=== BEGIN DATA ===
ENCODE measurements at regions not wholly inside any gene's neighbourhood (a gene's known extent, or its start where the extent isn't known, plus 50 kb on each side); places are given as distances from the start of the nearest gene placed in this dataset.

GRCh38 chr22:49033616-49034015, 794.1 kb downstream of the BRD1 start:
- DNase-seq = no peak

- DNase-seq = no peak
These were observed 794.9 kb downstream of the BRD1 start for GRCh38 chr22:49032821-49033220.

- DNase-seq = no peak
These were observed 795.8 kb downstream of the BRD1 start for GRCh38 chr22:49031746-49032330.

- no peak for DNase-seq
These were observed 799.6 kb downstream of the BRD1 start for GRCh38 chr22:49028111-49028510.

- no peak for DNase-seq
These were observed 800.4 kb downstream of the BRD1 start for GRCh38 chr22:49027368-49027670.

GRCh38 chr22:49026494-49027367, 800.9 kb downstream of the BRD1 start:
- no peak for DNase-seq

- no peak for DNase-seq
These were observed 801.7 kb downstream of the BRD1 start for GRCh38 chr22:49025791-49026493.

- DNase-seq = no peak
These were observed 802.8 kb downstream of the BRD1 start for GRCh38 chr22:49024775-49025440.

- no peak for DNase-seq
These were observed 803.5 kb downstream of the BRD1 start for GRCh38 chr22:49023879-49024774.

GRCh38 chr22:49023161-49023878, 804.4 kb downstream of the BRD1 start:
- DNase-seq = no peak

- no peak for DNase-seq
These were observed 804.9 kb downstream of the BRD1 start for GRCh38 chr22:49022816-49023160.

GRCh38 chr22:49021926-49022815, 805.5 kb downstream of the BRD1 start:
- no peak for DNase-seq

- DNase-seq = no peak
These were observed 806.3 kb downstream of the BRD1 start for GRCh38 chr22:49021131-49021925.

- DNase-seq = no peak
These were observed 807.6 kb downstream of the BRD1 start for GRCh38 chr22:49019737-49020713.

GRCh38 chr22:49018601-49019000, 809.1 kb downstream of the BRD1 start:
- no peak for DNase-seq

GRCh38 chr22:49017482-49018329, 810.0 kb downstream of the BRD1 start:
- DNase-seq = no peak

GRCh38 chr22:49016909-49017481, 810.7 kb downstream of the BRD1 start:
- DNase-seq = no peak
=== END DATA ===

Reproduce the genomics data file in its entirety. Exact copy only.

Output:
ENCODE measurements at regions not wholly inside any gene's neighbourhood (a gene's known extent, or its start where the extent isn't known, plus 50 kb on each side); places are given as distances from the start of the nearest gene placed in this dataset.

GRCh38 chr22:49033616-49034015, 794.1 kb downstream of the BRD1 start:
- DNase-seq = no peak

- DNase-seq = no peak
These were observed 794.9 kb downstream of the BRD1 start for GRCh38 chr22:49032821-49033220.

- DNase-seq = no peak
These were observed 795.8 kb downstream of the BRD1 start for GRCh38 chr22:49031746-49032330.

- no peak for DNase-seq
These were observed 799.6 kb downstream of the BRD1 start for GRCh38 chr22:49028111-49028510.

- no peak for DNase-seq
These were observed 800.4 kb downstream of the BRD1 start for GRCh38 chr22:49027368-49027670.

GRCh38 chr22:49026494-49027367, 800.9 kb downstream of the BRD1 start:
- no peak for DNase-seq

- no peak for DNase-seq
These were observed 801.7 kb downstream of the BRD1 start for GRCh38 chr22:49025791-49026493.

- DNase-seq = no peak
These were observed 802.8 kb downstream of the BRD1 start for GRCh38 chr22:49024775-49025440.

- no peak for DNase-seq
These were observed 803.5 kb downstream of the BRD1 start for GRCh38 chr22:49023879-49024774.

GRCh38 chr22:49023161-49023878, 804.4 kb downstream of the BRD1 start:
- DNase-seq = no peak

- no peak for DNase-seq
These were observed 804.9 kb downstream of the BRD1 start for GRCh38 chr22:49022816-49023160.

GRCh38 chr22:49021926-49022815, 805.5 kb downstream of the BRD1 start:
- no peak for DNase-seq

- DNase-seq = no peak
These were observed 806.3 kb downstream of the BRD1 start for GRCh38 chr22:49021131-49021925.

- DNase-seq = no peak
These were observed 807.6 kb downstream of the BRD1 start for GRCh38 chr22:49019737-49020713.

GRCh38 chr22:49018601-49019000, 809.1 kb downstream of the BRD1 start:
- no peak for DNase-seq

GRCh38 chr22:49017482-49018329, 810.0 kb downstream of the BRD1 start:
- DNase-seq = no peak

GRCh38 chr22:49016909-49017481, 810.7 kb downstream of the BRD1 start:
- DNase-seq = no peak